The SoftBank Effect: How $100 Billion Left Workers In A Hole
Masayoshi Son, SoftBank’s chief executive, was hailed as a kingmaker in 2016 when he unveiled the Vision Fund. Using the cash hoard, Mr. Son poured money into fledgling companies across the world, many of which have a business model of hiring contractors who deliver their services. Above all, he urged these start-ups to grow as fast as possible.
First Came Better Beer. Now Craft Breweries Want To Be Better For The Planet
In the age of climate crisis, water’s role in craft beer is under increased scrutiny. Small breweries might make better beer, but large breweries are traditionally far more efficient with water usage — and are only getting better at pointing this out to sustainability-minded consumers.
Why Are Millions Of Chinese Kids Parenting Themselves?
Generations of Wang Ying’s family farmed the misty mountains of Liangshan, one of China’s poorest regions. But now, the 14-year-old girl lives on her own as the sole caretaker of her two younger siblings. They are among an estimated 9 million “left-behind children” raising themselves in the Chinese countryside.
Flat 13: Facing Down Apartheid
This is the story of the apartment in downtown Johannesburg that, between the late 1940s and early 1960s, became a hub of resistance against apartheid.
A Bird’s Eye View Of Children’s Diets Around The Globe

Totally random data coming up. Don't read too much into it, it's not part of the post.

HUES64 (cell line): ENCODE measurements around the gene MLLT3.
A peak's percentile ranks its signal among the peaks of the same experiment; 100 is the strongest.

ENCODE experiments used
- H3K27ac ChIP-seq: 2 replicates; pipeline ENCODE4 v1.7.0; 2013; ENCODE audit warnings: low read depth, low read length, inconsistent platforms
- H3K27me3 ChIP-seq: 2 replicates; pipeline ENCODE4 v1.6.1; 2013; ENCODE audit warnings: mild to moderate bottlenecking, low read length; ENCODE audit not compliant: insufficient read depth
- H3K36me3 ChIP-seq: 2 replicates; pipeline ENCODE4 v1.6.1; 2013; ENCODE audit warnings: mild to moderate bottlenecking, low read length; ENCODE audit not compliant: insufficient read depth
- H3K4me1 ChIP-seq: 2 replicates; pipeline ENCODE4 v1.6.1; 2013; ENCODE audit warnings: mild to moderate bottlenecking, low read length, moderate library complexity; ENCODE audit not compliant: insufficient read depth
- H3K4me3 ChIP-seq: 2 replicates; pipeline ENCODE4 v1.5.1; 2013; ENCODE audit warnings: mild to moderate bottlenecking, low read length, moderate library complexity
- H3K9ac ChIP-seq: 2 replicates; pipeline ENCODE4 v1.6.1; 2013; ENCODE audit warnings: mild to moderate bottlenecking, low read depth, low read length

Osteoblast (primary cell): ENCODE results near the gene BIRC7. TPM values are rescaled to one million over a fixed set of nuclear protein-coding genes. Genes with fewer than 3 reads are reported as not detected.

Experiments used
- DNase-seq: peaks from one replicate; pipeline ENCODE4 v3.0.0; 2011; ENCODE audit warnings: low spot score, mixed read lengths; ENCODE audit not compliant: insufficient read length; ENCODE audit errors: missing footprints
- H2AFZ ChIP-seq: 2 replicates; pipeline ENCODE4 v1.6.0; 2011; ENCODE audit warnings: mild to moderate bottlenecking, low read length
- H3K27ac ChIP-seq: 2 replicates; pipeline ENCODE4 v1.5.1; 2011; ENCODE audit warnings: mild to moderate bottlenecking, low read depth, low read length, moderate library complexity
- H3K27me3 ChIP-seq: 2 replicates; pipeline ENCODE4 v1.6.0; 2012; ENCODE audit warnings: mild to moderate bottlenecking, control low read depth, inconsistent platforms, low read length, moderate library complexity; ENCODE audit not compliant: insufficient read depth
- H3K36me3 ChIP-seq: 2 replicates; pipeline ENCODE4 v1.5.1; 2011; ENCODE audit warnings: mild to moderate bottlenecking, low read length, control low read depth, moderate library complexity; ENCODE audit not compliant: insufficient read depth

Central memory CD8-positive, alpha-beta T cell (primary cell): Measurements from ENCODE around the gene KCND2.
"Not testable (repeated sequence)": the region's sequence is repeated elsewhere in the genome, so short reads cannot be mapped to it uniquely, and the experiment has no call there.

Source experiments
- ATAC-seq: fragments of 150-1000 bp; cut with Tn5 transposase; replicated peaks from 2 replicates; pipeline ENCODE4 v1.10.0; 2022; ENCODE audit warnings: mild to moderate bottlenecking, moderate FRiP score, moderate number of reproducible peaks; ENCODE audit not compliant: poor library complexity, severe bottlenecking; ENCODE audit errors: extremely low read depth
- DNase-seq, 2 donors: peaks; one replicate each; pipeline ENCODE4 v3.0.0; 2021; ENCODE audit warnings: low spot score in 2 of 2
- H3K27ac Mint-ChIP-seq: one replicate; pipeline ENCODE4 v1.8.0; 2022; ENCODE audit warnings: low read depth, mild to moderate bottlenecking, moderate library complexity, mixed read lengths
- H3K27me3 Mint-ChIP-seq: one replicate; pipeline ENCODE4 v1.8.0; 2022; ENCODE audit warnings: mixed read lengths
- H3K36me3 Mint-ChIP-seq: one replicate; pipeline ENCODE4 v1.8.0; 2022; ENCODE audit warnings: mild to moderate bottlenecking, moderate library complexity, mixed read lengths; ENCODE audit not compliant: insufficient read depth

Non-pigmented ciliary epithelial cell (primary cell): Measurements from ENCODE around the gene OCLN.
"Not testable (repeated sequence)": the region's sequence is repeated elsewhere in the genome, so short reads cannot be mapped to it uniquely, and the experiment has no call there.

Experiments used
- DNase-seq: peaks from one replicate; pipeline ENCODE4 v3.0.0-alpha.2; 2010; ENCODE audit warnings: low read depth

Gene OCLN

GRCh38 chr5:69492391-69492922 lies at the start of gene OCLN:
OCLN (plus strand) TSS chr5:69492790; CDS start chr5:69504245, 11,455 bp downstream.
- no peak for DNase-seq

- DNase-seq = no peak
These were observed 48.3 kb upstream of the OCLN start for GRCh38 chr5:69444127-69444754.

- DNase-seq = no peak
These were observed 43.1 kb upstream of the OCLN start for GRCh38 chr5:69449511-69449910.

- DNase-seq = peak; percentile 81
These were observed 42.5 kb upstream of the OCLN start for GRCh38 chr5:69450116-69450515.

In the new book, Daily Bread: What Kids Eat Around the World, American photographer Gregg Segal has created a snapshot of the relationship between diet, culture, and location in a series of stunning portraits wherein the children are photographed surrounded by one-weeks forth of food.
A Hero In The Sky (And On The Ground)
Ann Sim lives a double life. A member of Singapore Airlines cabin crew, she is also a volunteer medic with the Singapore Civil Defence Force, which responds to all kinds of emergency situations. While her job offers her the opportunity to see the world, Sim’s volunteer work enables her to give back to her community.
The Man Behind India’s Favorite Snack Foods
Like Indian migrants through the ages, I had a contingency plan for homesickness—and it included condiments and ready-to-eat meals by Maiyas. The food company, the brainchild of Dr. Parampalli Sadananda Maiya, is widely credited with pioneering Indian ready-to-eat food.